Automotive Writer Has Emotional Breakdown After Being Bombarded With Vehicle Ads

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A man is shown overwhelmed while searching for 2023 Chevy Silverado vs 2023 Toyota Tundra online.

BOSTON, Mass. — For much of the vehicle-buying public, the information they’re presented about new models comes from freelance writers contracted by the automotive industry. They work hard to present this information in a way that excites and interests the average consumer.

But the pressure has been building for Jermaine Richter, who writes close to forty articles a month, and he admits he’s at his wit’s end. “I was planning on writing an informative piece about the 2023 Chevy Silverado vs 2023 Toyota Tundra,” Richter told us, “but the toil has finally started to make me crack.”

“I was sitting in my apartment watching Law & Order the other day when a commercial for the 2023 Nissan Rogue came on the screen. I had literally JUST written about it a few days earlier. My job requires a lot of research, and the Google algorithm thinks that I must be desperately in need of a new car, so I’m continually being targeted by ads for vehicles I’ve written about—and I don’t even drive.”

Richter, 40, is a resident of Boston and describes himself as a film critic and music journalist. He took a job writing freelance content for an automotive marketing company a little over a year ago.

“I like challenging myself,” Richter stated. “But now it seems I can’t go anywhere without noticing the makes and models that I’ve written content for… I think I know enough about the Chevy Silverado 1500 to open up my own dealership.”

We found it interesting that Richter, who hasn’t driven for well over a decade, would spend his time writing automotive content.

“I like a challenge… even though I spend more time looking up specs and press releases than anything else, it seems. Hell, I think I’ve visited Car & Driver Magazine more times than Pornhub at this point.”

Richter described the ordeal of seeing ads for vehicles he’s written about as nerve-racking and frustrating. “I don’t know who made some of these ad campaigns, but none of them are really informative; they come across as snake oil advertisements… While I understand why someone with a family would want a Chevy Equinox, it looks like a box of tampons on four wheels.”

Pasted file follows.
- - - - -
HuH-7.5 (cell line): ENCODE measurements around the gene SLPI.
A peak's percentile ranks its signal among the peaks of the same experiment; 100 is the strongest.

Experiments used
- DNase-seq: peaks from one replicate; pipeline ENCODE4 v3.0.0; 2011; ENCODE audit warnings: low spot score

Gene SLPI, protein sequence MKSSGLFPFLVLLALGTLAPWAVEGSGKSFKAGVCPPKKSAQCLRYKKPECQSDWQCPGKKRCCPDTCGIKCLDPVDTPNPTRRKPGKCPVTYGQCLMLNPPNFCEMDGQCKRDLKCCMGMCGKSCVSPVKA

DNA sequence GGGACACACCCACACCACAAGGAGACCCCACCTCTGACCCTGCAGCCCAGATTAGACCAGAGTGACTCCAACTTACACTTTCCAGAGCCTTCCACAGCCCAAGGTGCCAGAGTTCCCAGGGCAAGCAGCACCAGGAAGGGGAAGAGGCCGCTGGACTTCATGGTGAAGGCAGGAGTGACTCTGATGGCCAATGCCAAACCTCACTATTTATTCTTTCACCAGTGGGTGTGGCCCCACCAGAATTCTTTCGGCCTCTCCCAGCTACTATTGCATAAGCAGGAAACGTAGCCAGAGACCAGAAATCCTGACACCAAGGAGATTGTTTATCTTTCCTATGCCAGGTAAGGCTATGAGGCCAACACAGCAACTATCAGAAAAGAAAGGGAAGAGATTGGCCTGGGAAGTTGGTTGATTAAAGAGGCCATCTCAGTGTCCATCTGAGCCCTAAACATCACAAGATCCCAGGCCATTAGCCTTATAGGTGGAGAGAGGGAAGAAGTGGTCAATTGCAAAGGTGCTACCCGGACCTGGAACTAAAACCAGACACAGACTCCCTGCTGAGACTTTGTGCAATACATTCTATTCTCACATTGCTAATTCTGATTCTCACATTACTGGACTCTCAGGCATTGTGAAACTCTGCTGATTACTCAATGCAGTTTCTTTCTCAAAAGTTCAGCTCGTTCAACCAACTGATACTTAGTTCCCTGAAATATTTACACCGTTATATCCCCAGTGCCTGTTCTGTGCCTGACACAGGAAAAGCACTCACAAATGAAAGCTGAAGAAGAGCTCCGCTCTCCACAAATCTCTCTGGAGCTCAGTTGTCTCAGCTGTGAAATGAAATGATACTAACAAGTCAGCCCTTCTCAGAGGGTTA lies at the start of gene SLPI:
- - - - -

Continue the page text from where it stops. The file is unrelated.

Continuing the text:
“I sometimes feel like my life is becoming like Office Space, you know? I can’t escape my primary means of income, no matter what I do. Even when I’m sitting here listening to ‘Wheels of Steel’ by Saxon, I just think about my next deadline—and then I wonder how in the hell I’m going to make a Mitsubishi seem like a good and practical purchase. I don’t know anyone who drives a Mitsubishi. I don’t know anybody who wants to.”

We could certainly feel for Richter’s ordeal. It must be frustrating when you’re constantly reminded of your occupational duties, even when you’re off the clock.

We inquired about the mental state of the average freelance writer. Richter said he enjoys his work, but constantly being around vehicles—since he lives in a city—and continually being bombarded with ads for vehicles has begun to wear on him. “I suppose I just have to wait and see when my sanity finally breaks down. Maybe tomorrow.”

Richter says he’s not alone in this ordeal. “My editor told me she can now identify vehicles just by their headlights. Once you’re a part of this industry, it just happens, I suppose; you become possessed by the gods of horsepower, and they grab you and never let go.”

Richter said he’s doing his best to endure his existence, and he asks for the thoughts and prayers of everyone reading that he doesn’t start projectile vomiting and spinning his head around like Linda Blair in The Exorcist.

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